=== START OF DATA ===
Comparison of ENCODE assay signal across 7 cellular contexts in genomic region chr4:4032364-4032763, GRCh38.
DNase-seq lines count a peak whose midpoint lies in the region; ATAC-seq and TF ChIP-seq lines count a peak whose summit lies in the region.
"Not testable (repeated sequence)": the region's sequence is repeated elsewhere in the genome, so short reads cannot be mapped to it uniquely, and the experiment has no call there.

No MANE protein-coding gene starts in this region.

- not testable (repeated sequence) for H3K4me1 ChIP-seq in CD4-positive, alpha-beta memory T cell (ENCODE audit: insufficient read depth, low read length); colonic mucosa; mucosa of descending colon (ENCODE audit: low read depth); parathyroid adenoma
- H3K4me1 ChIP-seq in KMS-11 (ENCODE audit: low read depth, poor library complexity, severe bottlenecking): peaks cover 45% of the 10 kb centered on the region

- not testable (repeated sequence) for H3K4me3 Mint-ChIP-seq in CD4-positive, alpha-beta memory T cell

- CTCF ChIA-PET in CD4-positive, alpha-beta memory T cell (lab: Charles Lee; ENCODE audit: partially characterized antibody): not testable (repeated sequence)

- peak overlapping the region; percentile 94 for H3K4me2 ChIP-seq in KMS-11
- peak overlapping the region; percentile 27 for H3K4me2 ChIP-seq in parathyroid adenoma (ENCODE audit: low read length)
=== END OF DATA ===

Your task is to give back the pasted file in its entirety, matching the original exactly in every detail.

Comparison of ENCODE assay signal across 7 cellular contexts in genomic region chr4:4032364-4032763, GRCh38.
DNase-seq lines count a peak whose midpoint lies in the region; ATAC-seq and TF ChIP-seq lines count a peak whose summit lies in the region.
"Not testable (repeated sequence)": the region's sequence is repeated elsewhere in the genome, so short reads cannot be mapped to it uniquely, and the experiment has no call there.

No MANE protein-coding gene starts in this region.

- not testable (repeated sequence) for H3K4me1 ChIP-seq in CD4-positive, alpha-beta memory T cell (ENCODE audit: insufficient read depth, low read length); colonic mucosa; mucosa of descending colon (ENCODE audit: low read depth); parathyroid adenoma
- H3K4me1 ChIP-seq in KMS-11 (ENCODE audit: low read depth, poor library complexity, severe bottlenecking): peaks cover 45% of the 10 kb centered on the region

- not testable (repeated sequence) for H3K4me3 Mint-ChIP-seq in CD4-positive, alpha-beta memory T cell

- CTCF ChIA-PET in CD4-positive, alpha-beta memory T cell (lab: Charles Lee; ENCODE audit: partially characterized antibody): not testable (repeated sequence)

- peak overlapping the region; percentile 94 for H3K4me2 ChIP-seq in KMS-11
- peak overlapping the region; percentile 27 for H3K4me2 ChIP-seq in parathyroid adenoma (ENCODE audit: low read length)